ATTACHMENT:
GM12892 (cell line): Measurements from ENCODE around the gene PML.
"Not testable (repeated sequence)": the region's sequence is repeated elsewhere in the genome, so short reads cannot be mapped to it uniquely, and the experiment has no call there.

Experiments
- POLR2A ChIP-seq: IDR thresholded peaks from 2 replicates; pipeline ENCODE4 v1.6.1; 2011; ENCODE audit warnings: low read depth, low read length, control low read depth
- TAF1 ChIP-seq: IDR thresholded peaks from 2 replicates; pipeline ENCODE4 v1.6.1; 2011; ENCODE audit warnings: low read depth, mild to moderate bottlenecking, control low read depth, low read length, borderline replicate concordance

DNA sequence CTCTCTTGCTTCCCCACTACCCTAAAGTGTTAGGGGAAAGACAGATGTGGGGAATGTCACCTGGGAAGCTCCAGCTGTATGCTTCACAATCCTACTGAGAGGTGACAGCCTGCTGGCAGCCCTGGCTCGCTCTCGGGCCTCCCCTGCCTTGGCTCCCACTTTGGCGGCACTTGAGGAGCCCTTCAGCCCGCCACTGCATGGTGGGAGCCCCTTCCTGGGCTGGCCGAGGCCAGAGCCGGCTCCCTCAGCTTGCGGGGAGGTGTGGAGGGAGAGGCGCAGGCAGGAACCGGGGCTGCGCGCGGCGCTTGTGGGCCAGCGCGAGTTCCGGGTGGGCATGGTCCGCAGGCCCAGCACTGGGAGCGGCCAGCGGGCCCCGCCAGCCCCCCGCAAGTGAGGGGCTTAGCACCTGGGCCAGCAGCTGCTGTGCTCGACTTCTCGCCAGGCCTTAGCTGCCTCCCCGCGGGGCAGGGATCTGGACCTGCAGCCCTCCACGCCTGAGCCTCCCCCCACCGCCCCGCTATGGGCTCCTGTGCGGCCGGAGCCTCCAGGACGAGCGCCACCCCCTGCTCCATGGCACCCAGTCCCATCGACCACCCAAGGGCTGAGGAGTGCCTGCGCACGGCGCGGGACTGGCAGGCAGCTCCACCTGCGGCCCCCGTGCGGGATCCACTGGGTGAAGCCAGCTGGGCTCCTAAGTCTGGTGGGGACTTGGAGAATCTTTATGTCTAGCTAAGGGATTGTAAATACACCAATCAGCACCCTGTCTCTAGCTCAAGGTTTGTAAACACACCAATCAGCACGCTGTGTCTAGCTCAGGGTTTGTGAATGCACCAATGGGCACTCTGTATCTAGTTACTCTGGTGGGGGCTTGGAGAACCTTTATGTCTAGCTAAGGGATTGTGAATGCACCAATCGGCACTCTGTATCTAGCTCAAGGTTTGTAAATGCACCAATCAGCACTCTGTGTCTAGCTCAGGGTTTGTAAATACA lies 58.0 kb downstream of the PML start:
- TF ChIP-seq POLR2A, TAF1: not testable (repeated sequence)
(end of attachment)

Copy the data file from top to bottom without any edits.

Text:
GM12892 (cell line): Measurements from ENCODE around the gene PML.
"Not testable (repeated sequence)": the region's sequence is repeated elsewhere in the genome, so short reads cannot be mapped to it uniquely, and the experiment has no call there.

Experiments
- POLR2A ChIP-seq: IDR thresholded peaks from 2 replicates; pipeline ENCODE4 v1.6.1; 2011; ENCODE audit warnings: low read depth, low read length, control low read depth
- TAF1 ChIP-seq: IDR thresholded peaks from 2 replicates; pipeline ENCODE4 v1.6.1; 2011; ENCODE audit warnings: low read depth, mild to moderate bottlenecking, control low read depth, low read length, borderline replicate concordance

DNA sequence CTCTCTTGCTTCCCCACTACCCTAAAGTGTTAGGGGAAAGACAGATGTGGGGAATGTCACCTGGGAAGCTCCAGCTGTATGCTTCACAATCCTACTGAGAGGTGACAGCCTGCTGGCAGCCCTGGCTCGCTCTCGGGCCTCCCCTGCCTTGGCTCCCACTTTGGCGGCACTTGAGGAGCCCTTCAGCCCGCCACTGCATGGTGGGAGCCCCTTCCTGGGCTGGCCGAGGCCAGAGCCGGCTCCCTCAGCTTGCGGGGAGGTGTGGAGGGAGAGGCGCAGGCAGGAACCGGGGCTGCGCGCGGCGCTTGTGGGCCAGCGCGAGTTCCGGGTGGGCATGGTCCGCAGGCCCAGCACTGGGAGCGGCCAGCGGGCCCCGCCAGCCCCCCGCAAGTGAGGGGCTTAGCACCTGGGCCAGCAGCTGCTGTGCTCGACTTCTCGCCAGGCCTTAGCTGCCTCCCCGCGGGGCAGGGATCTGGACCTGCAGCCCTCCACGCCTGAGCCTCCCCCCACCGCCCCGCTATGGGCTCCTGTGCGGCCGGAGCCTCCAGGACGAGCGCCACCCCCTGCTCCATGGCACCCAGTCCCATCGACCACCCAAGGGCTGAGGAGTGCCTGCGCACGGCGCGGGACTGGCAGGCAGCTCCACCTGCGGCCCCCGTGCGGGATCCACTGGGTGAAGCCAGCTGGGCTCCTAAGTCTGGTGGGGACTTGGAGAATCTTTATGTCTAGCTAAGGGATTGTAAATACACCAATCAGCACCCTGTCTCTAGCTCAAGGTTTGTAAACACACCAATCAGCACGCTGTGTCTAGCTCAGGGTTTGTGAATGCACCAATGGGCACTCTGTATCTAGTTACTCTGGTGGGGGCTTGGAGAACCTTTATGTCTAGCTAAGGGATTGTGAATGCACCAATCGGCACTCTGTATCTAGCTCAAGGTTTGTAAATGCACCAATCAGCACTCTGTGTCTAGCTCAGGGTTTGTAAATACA lies 58.0 kb downstream of the PML start:
- TF ChIP-seq POLR2A, TAF1: not testable (repeated sequence)